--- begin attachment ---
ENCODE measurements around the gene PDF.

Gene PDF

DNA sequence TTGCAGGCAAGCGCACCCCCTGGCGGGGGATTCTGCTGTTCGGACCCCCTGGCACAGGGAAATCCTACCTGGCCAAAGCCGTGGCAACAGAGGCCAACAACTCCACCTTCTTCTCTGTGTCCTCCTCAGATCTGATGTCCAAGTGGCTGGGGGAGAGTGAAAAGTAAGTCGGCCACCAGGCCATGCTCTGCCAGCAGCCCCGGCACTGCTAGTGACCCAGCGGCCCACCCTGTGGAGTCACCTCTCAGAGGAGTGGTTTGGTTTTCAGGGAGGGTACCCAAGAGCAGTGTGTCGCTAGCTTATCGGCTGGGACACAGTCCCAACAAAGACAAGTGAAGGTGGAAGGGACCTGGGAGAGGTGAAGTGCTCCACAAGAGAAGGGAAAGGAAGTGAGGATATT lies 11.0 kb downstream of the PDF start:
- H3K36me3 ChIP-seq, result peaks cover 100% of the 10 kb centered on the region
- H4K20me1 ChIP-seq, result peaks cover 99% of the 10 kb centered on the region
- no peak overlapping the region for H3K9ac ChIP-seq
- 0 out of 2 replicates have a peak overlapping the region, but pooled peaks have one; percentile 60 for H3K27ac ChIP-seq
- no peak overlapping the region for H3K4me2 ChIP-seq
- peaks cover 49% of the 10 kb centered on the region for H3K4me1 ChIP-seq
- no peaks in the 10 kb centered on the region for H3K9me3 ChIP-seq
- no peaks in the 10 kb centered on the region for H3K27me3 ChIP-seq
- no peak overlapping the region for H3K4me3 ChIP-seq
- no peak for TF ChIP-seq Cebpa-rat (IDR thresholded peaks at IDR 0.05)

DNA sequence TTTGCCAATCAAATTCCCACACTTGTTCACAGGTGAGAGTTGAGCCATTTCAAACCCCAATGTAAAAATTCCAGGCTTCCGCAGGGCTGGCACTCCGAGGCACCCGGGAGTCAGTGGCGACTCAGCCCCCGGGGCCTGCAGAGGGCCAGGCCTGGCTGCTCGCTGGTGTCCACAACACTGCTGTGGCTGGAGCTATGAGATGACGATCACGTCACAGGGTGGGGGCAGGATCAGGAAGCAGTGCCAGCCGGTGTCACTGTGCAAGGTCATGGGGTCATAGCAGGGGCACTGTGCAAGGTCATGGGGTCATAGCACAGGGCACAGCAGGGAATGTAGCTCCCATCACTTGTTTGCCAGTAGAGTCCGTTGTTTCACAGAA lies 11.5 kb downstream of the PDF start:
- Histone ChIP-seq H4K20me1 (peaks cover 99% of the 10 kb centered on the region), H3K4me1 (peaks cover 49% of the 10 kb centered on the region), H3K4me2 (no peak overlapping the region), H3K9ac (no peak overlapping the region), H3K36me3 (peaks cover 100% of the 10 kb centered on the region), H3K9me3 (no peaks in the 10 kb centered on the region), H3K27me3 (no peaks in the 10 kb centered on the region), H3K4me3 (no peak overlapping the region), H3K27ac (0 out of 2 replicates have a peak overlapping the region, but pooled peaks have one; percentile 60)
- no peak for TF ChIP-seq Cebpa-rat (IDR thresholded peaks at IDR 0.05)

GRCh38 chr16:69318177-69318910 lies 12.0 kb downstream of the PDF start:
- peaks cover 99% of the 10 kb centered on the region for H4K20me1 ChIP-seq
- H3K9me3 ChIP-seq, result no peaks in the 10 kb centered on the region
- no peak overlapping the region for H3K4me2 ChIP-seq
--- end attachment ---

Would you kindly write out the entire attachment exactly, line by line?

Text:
ENCODE measurements around the gene PDF.

Gene PDF

DNA sequence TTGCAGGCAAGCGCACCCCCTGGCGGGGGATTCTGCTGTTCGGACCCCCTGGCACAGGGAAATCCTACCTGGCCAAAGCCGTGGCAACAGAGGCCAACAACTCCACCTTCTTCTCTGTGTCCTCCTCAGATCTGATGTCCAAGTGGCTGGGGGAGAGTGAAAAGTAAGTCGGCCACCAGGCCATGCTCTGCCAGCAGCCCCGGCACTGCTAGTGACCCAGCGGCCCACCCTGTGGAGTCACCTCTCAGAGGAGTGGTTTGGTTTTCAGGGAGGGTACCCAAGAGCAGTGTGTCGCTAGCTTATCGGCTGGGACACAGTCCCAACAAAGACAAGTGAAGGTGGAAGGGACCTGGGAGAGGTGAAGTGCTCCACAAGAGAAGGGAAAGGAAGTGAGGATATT lies 11.0 kb downstream of the PDF start:
- H3K36me3 ChIP-seq, result peaks cover 100% of the 10 kb centered on the region
- H4K20me1 ChIP-seq, result peaks cover 99% of the 10 kb centered on the region
- no peak overlapping the region for H3K9ac ChIP-seq
- 0 out of 2 replicates have a peak overlapping the region, but pooled peaks have one; percentile 60 for H3K27ac ChIP-seq
- no peak overlapping the region for H3K4me2 ChIP-seq
- peaks cover 49% of the 10 kb centered on the region for H3K4me1 ChIP-seq
- no peaks in the 10 kb centered on the region for H3K9me3 ChIP-seq
- no peaks in the 10 kb centered on the region for H3K27me3 ChIP-seq
- no peak overlapping the region for H3K4me3 ChIP-seq
- no peak for TF ChIP-seq Cebpa-rat (IDR thresholded peaks at IDR 0.05)

DNA sequence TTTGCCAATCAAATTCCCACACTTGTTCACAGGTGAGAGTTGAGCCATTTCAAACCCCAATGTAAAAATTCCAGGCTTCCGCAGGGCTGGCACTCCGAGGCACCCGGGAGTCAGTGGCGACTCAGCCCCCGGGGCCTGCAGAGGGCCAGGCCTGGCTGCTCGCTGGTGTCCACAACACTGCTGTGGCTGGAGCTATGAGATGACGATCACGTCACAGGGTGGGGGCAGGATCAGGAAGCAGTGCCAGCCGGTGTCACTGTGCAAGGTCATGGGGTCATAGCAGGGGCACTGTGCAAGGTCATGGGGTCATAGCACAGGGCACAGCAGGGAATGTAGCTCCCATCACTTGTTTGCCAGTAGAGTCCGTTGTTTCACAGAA lies 11.5 kb downstream of the PDF start:
- Histone ChIP-seq H4K20me1 (peaks cover 99% of the 10 kb centered on the region), H3K4me1 (peaks cover 49% of the 10 kb centered on the region), H3K4me2 (no peak overlapping the region), H3K9ac (no peak overlapping the region), H3K36me3 (peaks cover 100% of the 10 kb centered on the region), H3K9me3 (no peaks in the 10 kb centered on the region), H3K27me3 (no peaks in the 10 kb centered on the region), H3K4me3 (no peak overlapping the region), H3K27ac (0 out of 2 replicates have a peak overlapping the region, but pooled peaks have one; percentile 60)
- no peak for TF ChIP-seq Cebpa-rat (IDR thresholded peaks at IDR 0.05)

GRCh38 chr16:69318177-69318910 lies 12.0 kb downstream of the PDF start:
- peaks cover 99% of the 10 kb centered on the region for H4K20me1 ChIP-seq
- H3K9me3 ChIP-seq, result no peaks in the 10 kb centered on the region
- no peak overlapping the region for H3K4me2 ChIP-seq